Sixty years after Godzilla was first introduced to the world, the monster is back on the big screen. And this time, the original kaiju is bigger than ever. In the 2014 edition, size matters but so does heart. Thanks to an award-winning cast—Bryan Crantson, Ken Watanabe, and Elizabeth Olsen—the monster film is grounded in a world of reality and emotion that transforms the monster into something more than a creature of destruction. Ahead of the premiere, VH1 breaks down 10 essentials you need to know before going to see it.
It’s all about the tease
If there’s one surprising thing about the new film it’s how long fans have to wait to see Godzilla in full. Director Gareth Edwards (Monsters) teases the appearance of the monster before revealing it about an hour into the film. The tease plays out similarly to Jurassic Park and Super 8, both of which held back on showing its main destroyers until the anticipation was as a boil.
Godzilla is one supersized beast
Just under 160 ft. in the original film, Godzilla has since ballooned over 355 ft. in the latest installment. It shouldn’t be a surprise that the monster is so big, over the course of 32 films, the monster has steadily increased in size and stature.
With great size, comes great movie screens
To really enjoy and appreciate the epic size of the monster, Godzilla is one of the few movies that needs to be seen in IMAX. While many blockbuster films will be making their way to IMAX 3D, few deserve the extra $10. This film is a safe investment.
Godzilla is visually closer to the 1954 version rather than the 1998 one
For anyone worried about how closely this film would align itself with the 1998 one should relax. The film ignores that origin story and focuses more on the set up created by the 1954 original while slightly altering the course of the monster. Besides, the ’98 version was more of a T-Rex rampaging through San Diego than the creature established over its 60-year-history. Thankfully, the Godzilla’s visual presence looks like a natural evolution of the creature created in ‘54.
Godzilla is one badass antihero
While the trailers tease the terror presented by Godzilla as a seemingly mindless destroyer of cities, the character has evolved a bit over 60 years. In later films, Godzilla was called upon to save Tokyo and other cities being attacked by kaiju becoming a hero to the city and its people. While the 1998 version chose to go more T-Rex and have it mindlessly rampage New York City, in this film Godzilla is a misunderstood beast with a heart of gold—besides there are two new monsters in town.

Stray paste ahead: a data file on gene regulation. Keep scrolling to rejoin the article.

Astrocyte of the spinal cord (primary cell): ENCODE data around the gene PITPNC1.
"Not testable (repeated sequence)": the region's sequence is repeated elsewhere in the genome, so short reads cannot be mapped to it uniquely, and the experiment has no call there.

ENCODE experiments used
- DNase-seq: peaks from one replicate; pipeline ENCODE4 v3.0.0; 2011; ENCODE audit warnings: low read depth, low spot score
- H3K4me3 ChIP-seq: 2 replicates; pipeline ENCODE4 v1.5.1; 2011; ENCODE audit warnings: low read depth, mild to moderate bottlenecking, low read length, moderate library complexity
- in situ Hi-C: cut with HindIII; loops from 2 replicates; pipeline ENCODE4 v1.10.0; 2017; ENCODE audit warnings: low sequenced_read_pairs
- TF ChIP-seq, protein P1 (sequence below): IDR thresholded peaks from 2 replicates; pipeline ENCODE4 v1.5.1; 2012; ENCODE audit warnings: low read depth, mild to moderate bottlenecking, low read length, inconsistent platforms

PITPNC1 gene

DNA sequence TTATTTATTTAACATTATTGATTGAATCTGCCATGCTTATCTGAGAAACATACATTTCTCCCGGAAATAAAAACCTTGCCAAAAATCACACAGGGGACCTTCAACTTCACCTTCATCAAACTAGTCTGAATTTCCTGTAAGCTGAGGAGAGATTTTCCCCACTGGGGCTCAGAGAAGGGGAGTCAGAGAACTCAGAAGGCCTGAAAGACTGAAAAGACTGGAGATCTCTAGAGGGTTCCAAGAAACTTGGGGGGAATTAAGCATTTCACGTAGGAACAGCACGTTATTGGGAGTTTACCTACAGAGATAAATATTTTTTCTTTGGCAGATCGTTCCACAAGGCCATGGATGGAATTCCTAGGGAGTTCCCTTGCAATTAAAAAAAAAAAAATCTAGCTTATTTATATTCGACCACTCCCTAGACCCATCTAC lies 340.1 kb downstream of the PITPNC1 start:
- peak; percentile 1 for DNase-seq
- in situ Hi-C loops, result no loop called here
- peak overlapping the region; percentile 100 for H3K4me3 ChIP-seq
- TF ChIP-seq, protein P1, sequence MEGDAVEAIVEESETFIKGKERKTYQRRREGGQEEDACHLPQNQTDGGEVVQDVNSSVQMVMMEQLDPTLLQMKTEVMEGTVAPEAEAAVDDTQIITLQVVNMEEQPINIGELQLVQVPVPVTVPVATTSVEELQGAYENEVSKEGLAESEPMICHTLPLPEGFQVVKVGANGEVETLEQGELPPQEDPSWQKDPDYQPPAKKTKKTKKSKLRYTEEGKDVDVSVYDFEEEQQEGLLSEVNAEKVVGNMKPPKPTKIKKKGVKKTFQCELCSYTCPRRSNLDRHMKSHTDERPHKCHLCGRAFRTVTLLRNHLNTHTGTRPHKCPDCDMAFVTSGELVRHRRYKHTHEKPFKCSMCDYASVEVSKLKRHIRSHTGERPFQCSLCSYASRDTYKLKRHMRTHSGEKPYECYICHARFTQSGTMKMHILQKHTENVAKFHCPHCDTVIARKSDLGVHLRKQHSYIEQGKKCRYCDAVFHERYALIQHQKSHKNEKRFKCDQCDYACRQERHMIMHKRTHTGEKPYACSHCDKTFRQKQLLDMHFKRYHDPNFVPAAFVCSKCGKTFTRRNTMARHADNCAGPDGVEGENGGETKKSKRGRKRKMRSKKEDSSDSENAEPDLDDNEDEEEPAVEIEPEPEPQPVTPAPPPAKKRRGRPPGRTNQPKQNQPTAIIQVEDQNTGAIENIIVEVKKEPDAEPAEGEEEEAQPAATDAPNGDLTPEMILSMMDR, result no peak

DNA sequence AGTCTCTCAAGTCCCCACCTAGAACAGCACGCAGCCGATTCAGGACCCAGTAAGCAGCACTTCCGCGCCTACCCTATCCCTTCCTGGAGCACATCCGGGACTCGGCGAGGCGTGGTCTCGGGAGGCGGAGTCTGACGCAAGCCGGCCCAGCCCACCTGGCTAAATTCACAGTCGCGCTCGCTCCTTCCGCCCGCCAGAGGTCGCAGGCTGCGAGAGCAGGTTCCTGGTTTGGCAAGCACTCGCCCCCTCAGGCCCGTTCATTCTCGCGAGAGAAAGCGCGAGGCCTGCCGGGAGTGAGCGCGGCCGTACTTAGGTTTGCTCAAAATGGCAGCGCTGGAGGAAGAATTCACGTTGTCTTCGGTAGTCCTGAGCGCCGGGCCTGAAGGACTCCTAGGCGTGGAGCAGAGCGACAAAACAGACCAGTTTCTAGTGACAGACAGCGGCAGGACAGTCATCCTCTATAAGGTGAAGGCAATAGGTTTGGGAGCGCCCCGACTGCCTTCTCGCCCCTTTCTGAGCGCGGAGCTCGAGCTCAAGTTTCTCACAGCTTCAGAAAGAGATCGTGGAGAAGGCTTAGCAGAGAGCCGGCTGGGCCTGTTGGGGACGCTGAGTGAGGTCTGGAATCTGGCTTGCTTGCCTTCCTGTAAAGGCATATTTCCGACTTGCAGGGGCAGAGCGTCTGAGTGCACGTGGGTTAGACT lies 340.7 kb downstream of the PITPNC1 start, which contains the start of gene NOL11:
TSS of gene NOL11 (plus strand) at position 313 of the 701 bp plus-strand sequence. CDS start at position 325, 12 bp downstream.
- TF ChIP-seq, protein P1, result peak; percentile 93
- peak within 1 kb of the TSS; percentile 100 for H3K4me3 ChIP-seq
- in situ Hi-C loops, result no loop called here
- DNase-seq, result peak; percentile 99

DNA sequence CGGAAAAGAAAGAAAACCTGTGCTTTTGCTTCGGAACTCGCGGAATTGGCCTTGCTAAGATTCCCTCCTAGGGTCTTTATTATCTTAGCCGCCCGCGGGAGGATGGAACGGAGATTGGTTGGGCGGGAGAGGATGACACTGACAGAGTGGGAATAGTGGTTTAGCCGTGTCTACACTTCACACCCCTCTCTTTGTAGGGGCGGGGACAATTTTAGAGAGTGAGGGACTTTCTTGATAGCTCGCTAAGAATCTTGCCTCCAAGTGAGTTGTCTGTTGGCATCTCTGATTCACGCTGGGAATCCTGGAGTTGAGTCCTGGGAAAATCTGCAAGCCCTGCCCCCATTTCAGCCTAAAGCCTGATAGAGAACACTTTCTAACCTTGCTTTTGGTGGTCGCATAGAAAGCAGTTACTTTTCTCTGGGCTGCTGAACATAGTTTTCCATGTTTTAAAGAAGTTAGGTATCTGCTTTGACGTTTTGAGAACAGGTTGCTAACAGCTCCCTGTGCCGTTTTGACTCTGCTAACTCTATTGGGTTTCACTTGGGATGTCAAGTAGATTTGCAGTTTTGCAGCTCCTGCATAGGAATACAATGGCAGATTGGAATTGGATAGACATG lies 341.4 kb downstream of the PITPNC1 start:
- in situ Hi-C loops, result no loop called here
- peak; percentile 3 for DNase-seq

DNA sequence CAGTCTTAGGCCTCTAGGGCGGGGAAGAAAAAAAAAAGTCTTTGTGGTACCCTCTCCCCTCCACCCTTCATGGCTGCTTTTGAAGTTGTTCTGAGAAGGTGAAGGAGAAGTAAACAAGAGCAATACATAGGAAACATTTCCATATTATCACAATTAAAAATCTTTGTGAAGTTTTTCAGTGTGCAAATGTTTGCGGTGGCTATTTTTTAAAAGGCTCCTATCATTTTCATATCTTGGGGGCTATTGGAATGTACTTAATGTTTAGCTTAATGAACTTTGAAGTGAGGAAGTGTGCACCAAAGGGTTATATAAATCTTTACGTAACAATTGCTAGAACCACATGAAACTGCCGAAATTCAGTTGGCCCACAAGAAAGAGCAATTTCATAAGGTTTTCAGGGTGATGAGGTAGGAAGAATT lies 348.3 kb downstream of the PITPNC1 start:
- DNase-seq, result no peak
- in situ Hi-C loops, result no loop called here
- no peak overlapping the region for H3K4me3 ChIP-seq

There are two new kaiju
Trailers for the new Godzilla film teased the appearance of two additional monsters in addition to the return of marquee monster. Sadly, neither one of the monsters are part of the original set of kaiju that appeared in the long-running franchise. But these two beasts put up a good fight that’ll have fans cheering at the screen.
The movie plays on real life disasters
While the original Godzilla was an allegory for the hydrogen bomb, the new film plays on fears of two real disasters: Fukushima Daiichi nuclear disaster and 2004 tsunami in the Indian Ocean. Both offer timely connections while hitting close to home with the visual destructions of Tokyo and Honolulu.
Ford is one tortured man
Spoiler Alert: Ford, played by Aaron-Taylor Johnson, is a character that loses both his parents and possibly his current family to the monster. If there’s one person who should be more angry than he is it is Ford. He’s surprisingly not but then again, the movie is more about Godzilla than it is about his personal struggle.
Godzilla comes packed with Oscar power
Unlike the 1998 version, which starred Matthew Broderick and Jean Reno, the new film comes packed with some serious acting cred. In total, the film stars 4 Oscar winners and nominees, including Ken Watanabe (nominee – The Last Samurai), Juliette Binoche (winner – The English Patient), Sally Hawkins (nominee – Blue Jasmine) and David Strathairn (nominee – Good Night, Good Luck). Indie darling, Elizabeth Olsen, and Emmy-winner, Bryan Cranston join the actors.
Honolulu, Las Vegas and San Francisco join the long list of cities destroyed by the Godzilla franchise
This is an American film after all.
Watch as Aaron Taylor-John, Elizabeth Olsen and Ken Watanabe determine which city has been destroyed in a Godzilla film.
[Photos: Warner Bros.]